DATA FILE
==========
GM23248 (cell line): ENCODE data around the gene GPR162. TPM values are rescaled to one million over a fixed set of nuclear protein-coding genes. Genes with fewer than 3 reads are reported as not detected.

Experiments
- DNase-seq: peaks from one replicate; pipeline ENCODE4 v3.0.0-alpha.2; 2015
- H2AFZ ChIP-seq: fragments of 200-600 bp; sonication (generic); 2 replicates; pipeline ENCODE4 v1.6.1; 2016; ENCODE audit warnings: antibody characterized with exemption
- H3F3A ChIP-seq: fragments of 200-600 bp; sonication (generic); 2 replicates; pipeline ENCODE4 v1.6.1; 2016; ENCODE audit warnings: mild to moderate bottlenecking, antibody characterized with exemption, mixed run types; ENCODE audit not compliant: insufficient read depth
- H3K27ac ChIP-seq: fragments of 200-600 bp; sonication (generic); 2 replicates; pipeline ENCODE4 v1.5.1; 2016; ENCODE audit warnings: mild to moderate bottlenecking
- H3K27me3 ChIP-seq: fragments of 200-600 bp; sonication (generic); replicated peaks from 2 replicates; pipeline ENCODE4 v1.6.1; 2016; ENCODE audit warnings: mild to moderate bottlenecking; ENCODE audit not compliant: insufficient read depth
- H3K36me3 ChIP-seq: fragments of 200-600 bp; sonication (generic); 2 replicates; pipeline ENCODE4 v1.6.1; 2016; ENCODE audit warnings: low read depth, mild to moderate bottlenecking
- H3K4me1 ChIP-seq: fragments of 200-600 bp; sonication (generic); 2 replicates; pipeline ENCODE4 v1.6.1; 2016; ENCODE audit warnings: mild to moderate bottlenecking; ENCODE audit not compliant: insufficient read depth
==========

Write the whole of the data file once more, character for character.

GM23248 (cell line): ENCODE data around the gene GPR162. TPM values are rescaled to one million over a fixed set of nuclear protein-coding genes. Genes with fewer than 3 reads are reported as not detected.

Experiments
- DNase-seq: peaks from one replicate; pipeline ENCODE4 v3.0.0-alpha.2; 2015
- H2AFZ ChIP-seq: fragments of 200-600 bp; sonication (generic); 2 replicates; pipeline ENCODE4 v1.6.1; 2016; ENCODE audit warnings: antibody characterized with exemption
- H3F3A ChIP-seq: fragments of 200-600 bp; sonication (generic); 2 replicates; pipeline ENCODE4 v1.6.1; 2016; ENCODE audit warnings: mild to moderate bottlenecking, antibody characterized with exemption, mixed run types; ENCODE audit not compliant: insufficient read depth
- H3K27ac ChIP-seq: fragments of 200-600 bp; sonication (generic); 2 replicates; pipeline ENCODE4 v1.5.1; 2016; ENCODE audit warnings: mild to moderate bottlenecking
- H3K27me3 ChIP-seq: fragments of 200-600 bp; sonication (generic); replicated peaks from 2 replicates; pipeline ENCODE4 v1.6.1; 2016; ENCODE audit warnings: mild to moderate bottlenecking; ENCODE audit not compliant: insufficient read depth
- H3K36me3 ChIP-seq: fragments of 200-600 bp; sonication (generic); 2 replicates; pipeline ENCODE4 v1.6.1; 2016; ENCODE audit warnings: low read depth, mild to moderate bottlenecking
- H3K4me1 ChIP-seq: fragments of 200-600 bp; sonication (generic); 2 replicates; pipeline ENCODE4 v1.6.1; 2016; ENCODE audit warnings: mild to moderate bottlenecking; ENCODE audit not compliant: insufficient read depth